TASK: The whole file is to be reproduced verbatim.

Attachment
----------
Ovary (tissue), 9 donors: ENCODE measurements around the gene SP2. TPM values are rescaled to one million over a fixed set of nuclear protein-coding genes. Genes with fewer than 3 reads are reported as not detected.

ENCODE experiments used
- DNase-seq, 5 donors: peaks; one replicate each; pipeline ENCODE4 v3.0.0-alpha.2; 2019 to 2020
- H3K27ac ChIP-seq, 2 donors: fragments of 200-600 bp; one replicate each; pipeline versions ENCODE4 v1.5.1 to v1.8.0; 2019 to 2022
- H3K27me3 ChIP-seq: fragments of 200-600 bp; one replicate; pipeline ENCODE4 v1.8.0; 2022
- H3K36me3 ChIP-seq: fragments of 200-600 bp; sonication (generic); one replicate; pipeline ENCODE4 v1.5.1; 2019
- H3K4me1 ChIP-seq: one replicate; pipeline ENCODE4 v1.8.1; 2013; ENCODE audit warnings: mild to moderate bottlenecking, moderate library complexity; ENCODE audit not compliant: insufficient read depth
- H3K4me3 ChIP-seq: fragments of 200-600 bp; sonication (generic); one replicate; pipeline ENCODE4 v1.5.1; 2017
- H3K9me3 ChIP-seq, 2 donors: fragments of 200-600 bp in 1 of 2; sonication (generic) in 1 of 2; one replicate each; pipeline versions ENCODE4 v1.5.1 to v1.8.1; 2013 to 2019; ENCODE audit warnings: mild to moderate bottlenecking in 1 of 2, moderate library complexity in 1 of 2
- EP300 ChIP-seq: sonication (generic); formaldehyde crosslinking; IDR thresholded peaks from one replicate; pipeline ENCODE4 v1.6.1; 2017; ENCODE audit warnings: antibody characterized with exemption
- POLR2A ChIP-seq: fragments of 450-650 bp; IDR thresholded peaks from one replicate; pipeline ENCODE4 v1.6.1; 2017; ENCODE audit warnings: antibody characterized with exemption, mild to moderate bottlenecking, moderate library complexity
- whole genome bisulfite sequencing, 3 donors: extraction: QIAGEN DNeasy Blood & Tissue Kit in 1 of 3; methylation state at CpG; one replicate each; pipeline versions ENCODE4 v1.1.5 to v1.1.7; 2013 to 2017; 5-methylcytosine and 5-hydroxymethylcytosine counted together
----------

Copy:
Ovary (tissue), 9 donors: ENCODE measurements around the gene SP2. TPM values are rescaled to one million over a fixed set of nuclear protein-coding genes. Genes with fewer than 3 reads are reported as not detected.

ENCODE experiments used
- DNase-seq, 5 donors: peaks; one replicate each; pipeline ENCODE4 v3.0.0-alpha.2; 2019 to 2020
- H3K27ac ChIP-seq, 2 donors: fragments of 200-600 bp; one replicate each; pipeline versions ENCODE4 v1.5.1 to v1.8.0; 2019 to 2022
- H3K27me3 ChIP-seq: fragments of 200-600 bp; one replicate; pipeline ENCODE4 v1.8.0; 2022
- H3K36me3 ChIP-seq: fragments of 200-600 bp; sonication (generic); one replicate; pipeline ENCODE4 v1.5.1; 2019
- H3K4me1 ChIP-seq: one replicate; pipeline ENCODE4 v1.8.1; 2013; ENCODE audit warnings: mild to moderate bottlenecking, moderate library complexity; ENCODE audit not compliant: insufficient read depth
- H3K4me3 ChIP-seq: fragments of 200-600 bp; sonication (generic); one replicate; pipeline ENCODE4 v1.5.1; 2017
- H3K9me3 ChIP-seq, 2 donors: fragments of 200-600 bp in 1 of 2; sonication (generic) in 1 of 2; one replicate each; pipeline versions ENCODE4 v1.5.1 to v1.8.1; 2013 to 2019; ENCODE audit warnings: mild to moderate bottlenecking in 1 of 2, moderate library complexity in 1 of 2
- EP300 ChIP-seq: sonication (generic); formaldehyde crosslinking; IDR thresholded peaks from one replicate; pipeline ENCODE4 v1.6.1; 2017; ENCODE audit warnings: antibody characterized with exemption
- POLR2A ChIP-seq: fragments of 450-650 bp; IDR thresholded peaks from one replicate; pipeline ENCODE4 v1.6.1; 2017; ENCODE audit warnings: antibody characterized with exemption, mild to moderate bottlenecking, moderate library complexity
- whole genome bisulfite sequencing, 3 donors: extraction: QIAGEN DNeasy Blood & Tissue Kit in 1 of 3; methylation state at CpG; one replicate each; pipeline versions ENCODE4 v1.1.5 to v1.1.7; 2013 to 2017; 5-methylcytosine and 5-hydroxymethylcytosine counted together